Digital twins for building control
Start Date 21/09/20 - Finish Date 20/09/24
Creating a digital twin of the LSI building with the aim to use real-time control and machine learning to reduce energy consumption.
Building services, heating, cooling and ventilation, are necessary for a comfortable building but require a large amount of energy. There is potential to reduce the amount of energy needed by providing these services intelligently, i.e only when required, or when providing optimal benefit. This could be achieved by creating a digital twin of the building which utilises a thermal model of the building to monitor, predict and optimise the energy usage of building services.
There are a number of challenges that must be completed for the project to succeed. A thermal model of the building must be made and tested, the role of this will be to predict the temperature in each room of the building. For this to work, various uncertain properties and behaviours of the building must be found and their uncertainty understood. For example, these will include material properties such as the thermal performance of walls and typical occupancy patterns. To do this historic thermal and weather data will be used to train the model and discover the probability distribution of uncertain components.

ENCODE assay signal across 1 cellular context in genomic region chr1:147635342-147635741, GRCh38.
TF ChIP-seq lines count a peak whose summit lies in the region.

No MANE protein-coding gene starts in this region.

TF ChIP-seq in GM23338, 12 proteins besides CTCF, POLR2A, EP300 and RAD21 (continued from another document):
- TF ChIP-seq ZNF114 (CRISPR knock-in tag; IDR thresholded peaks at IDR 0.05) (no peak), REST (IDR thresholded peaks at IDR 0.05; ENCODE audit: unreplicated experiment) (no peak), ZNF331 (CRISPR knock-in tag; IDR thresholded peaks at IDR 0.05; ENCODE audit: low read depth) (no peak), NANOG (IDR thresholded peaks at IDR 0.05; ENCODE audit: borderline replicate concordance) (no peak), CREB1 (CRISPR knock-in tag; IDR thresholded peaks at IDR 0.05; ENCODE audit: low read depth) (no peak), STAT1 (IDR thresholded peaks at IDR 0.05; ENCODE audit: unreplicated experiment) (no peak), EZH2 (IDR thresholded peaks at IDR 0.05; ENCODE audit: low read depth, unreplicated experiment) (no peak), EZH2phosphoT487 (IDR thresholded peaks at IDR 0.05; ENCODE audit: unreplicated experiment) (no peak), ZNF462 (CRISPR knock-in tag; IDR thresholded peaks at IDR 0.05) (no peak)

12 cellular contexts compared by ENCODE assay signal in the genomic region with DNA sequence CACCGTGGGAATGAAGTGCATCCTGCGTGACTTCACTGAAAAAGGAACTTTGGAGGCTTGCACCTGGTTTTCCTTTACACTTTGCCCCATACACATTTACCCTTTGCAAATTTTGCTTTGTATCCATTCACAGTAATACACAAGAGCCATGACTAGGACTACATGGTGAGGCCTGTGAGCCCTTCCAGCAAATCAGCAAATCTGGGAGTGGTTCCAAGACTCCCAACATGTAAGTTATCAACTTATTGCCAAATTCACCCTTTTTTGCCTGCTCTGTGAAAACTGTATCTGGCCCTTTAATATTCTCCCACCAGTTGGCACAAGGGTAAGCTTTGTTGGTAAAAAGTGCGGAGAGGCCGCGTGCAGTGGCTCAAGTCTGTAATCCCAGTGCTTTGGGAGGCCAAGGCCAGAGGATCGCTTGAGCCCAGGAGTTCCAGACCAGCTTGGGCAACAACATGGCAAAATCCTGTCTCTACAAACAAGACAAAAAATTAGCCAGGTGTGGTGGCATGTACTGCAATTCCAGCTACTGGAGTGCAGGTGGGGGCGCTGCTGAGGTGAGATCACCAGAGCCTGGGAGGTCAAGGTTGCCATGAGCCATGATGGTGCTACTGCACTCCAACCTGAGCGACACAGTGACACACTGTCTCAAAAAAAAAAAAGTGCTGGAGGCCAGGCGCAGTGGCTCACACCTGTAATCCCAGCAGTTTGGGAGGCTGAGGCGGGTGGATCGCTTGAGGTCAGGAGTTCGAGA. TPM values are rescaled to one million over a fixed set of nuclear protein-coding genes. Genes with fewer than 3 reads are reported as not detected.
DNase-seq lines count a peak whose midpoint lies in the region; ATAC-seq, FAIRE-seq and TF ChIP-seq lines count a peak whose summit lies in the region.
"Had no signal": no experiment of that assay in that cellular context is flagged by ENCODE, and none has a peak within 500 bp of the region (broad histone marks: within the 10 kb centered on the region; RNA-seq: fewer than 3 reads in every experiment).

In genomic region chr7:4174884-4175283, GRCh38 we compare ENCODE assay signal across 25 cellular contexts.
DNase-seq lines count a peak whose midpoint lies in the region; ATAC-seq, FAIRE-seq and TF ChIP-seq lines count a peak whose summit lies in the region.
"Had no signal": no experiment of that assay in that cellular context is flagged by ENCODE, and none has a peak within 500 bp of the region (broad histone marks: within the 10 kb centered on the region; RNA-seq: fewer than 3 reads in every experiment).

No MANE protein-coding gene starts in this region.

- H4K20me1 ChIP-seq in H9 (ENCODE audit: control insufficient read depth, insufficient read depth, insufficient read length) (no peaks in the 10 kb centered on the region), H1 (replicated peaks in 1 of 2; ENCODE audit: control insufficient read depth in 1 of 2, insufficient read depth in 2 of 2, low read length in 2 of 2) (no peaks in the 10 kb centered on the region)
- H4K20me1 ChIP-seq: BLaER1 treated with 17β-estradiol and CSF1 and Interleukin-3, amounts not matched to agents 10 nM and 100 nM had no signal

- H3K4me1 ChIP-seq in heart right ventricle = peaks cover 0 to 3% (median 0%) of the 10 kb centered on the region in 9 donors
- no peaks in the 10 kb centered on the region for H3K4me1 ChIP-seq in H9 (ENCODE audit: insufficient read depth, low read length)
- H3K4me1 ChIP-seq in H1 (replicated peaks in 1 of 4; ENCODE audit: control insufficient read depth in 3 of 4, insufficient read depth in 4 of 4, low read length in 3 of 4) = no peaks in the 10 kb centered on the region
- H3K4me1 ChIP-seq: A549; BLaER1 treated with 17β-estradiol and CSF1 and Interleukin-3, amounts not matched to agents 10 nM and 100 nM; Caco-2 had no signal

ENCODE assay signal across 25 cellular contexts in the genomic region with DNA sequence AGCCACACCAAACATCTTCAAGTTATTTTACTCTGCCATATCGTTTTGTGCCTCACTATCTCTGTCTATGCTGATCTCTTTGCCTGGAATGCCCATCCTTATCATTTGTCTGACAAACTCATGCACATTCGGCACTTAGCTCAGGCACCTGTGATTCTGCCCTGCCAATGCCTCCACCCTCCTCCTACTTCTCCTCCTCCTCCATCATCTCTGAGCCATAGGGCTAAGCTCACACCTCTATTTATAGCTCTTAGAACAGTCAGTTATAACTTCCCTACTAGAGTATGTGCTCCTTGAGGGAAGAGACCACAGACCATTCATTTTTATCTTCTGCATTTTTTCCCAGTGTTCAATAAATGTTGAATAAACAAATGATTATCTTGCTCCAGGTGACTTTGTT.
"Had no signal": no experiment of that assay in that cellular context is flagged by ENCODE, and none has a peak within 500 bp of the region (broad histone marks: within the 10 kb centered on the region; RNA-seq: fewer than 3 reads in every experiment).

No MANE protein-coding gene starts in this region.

Combined with the above a multi-objective optimisation system must be created so that for set comfort criteria, for example, heated rooms must not drop below 21°C, a solution can be found which minimises the total building energy usage. Finally, this must all be done in real time with live data, a solution must be found and recalculated at intervals depending if the building performs as the model expected.
A lumped parameter thermal model of one floor of the LSI building has been initialised. Research Software Engineers Omar Jamil and Freddy Wordingham are creating methods to collect data from the LSI’s building management system, this will be used to quantify building model parameters.
- Professor Tim Dodwell, Academic Principle Investigator, https://emps.exeter.ac.uk/engineering/staff/td336
- Professor Jonathan Fieldsend, Co-Investigator, http://emps.exeter.ac.uk/computer-science/staff/jefields